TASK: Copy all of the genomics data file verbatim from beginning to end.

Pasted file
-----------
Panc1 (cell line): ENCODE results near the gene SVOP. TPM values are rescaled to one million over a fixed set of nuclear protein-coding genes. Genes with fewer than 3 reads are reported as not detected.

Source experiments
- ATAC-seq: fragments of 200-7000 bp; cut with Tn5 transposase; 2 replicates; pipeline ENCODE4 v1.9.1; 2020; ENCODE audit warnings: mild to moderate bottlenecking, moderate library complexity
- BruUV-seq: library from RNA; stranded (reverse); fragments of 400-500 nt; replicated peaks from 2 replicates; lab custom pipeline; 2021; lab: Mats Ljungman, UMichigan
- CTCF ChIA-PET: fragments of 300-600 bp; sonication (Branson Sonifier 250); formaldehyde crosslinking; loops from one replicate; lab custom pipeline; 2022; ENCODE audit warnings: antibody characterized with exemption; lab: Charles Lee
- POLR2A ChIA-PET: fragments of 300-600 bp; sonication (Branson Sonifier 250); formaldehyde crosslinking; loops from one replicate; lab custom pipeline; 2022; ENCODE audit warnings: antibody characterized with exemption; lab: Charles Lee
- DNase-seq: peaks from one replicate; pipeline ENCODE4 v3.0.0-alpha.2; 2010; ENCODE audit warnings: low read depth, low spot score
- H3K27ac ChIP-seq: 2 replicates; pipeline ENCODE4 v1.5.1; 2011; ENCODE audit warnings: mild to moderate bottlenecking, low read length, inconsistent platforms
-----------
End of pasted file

Panc1 (cell line): ENCODE results near the gene SVOP. TPM values are rescaled to one million over a fixed set of nuclear protein-coding genes. Genes with fewer than 3 reads are reported as not detected.

Source experiments
- ATAC-seq: fragments of 200-7000 bp; cut with Tn5 transposase; 2 replicates; pipeline ENCODE4 v1.9.1; 2020; ENCODE audit warnings: mild to moderate bottlenecking, moderate library complexity
- BruUV-seq: library from RNA; stranded (reverse); fragments of 400-500 nt; replicated peaks from 2 replicates; lab custom pipeline; 2021; lab: Mats Ljungman, UMichigan
- CTCF ChIA-PET: fragments of 300-600 bp; sonication (Branson Sonifier 250); formaldehyde crosslinking; loops from one replicate; lab custom pipeline; 2022; ENCODE audit warnings: antibody characterized with exemption; lab: Charles Lee
- POLR2A ChIA-PET: fragments of 300-600 bp; sonication (Branson Sonifier 250); formaldehyde crosslinking; loops from one replicate; lab custom pipeline; 2022; ENCODE audit warnings: antibody characterized with exemption; lab: Charles Lee
- DNase-seq: peaks from one replicate; pipeline ENCODE4 v3.0.0-alpha.2; 2010; ENCODE audit warnings: low read depth, low spot score
- H3K27ac ChIP-seq: 2 replicates; pipeline ENCODE4 v1.5.1; 2011; ENCODE audit warnings: mild to moderate bottlenecking, low read length, inconsistent platforms